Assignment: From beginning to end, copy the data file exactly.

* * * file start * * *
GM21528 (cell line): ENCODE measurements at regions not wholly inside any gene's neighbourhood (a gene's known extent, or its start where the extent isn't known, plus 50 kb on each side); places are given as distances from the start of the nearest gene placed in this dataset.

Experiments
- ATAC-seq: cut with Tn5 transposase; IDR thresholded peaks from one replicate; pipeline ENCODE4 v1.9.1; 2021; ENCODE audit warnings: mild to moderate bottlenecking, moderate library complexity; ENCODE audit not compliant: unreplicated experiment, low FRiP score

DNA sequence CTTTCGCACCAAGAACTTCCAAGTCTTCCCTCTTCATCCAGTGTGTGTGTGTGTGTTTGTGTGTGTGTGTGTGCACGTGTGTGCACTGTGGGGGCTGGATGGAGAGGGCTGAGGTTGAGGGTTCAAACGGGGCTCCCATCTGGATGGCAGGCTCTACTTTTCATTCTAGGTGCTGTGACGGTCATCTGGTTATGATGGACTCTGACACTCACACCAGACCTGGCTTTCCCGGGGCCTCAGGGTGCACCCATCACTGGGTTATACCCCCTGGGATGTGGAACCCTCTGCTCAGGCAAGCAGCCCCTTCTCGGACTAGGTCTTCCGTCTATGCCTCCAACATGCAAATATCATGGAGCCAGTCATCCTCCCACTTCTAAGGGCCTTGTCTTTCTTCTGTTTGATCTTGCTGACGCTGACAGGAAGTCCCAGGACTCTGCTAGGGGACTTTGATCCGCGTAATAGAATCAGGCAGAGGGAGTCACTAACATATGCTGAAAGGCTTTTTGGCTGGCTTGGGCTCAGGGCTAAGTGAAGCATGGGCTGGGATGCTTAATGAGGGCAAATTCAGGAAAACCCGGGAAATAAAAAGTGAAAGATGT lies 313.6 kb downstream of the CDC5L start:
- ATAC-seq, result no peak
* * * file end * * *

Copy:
GM21528 (cell line): ENCODE measurements at regions not wholly inside any gene's neighbourhood (a gene's known extent, or its start where the extent isn't known, plus 50 kb on each side); places are given as distances from the start of the nearest gene placed in this dataset.

Experiments
- ATAC-seq: cut with Tn5 transposase; IDR thresholded peaks from one replicate; pipeline ENCODE4 v1.9.1; 2021; ENCODE audit warnings: mild to moderate bottlenecking, moderate library complexity; ENCODE audit not compliant: unreplicated experiment, low FRiP score

DNA sequence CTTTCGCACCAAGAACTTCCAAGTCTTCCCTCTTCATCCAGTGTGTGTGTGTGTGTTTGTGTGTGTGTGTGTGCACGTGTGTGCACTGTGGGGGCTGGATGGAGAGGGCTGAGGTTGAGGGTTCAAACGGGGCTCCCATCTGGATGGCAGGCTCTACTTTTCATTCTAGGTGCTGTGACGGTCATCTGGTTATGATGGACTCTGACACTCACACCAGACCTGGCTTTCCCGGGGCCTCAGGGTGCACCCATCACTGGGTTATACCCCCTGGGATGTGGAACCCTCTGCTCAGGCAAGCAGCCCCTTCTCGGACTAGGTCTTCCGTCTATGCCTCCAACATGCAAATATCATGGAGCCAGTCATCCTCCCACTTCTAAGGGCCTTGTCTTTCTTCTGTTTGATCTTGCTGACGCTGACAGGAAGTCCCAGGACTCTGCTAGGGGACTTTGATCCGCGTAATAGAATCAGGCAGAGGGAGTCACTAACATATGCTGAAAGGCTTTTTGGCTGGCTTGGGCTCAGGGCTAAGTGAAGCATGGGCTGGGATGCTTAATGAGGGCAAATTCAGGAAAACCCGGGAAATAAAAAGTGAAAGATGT lies 313.6 kb downstream of the CDC5L start:
- ATAC-seq, result no peak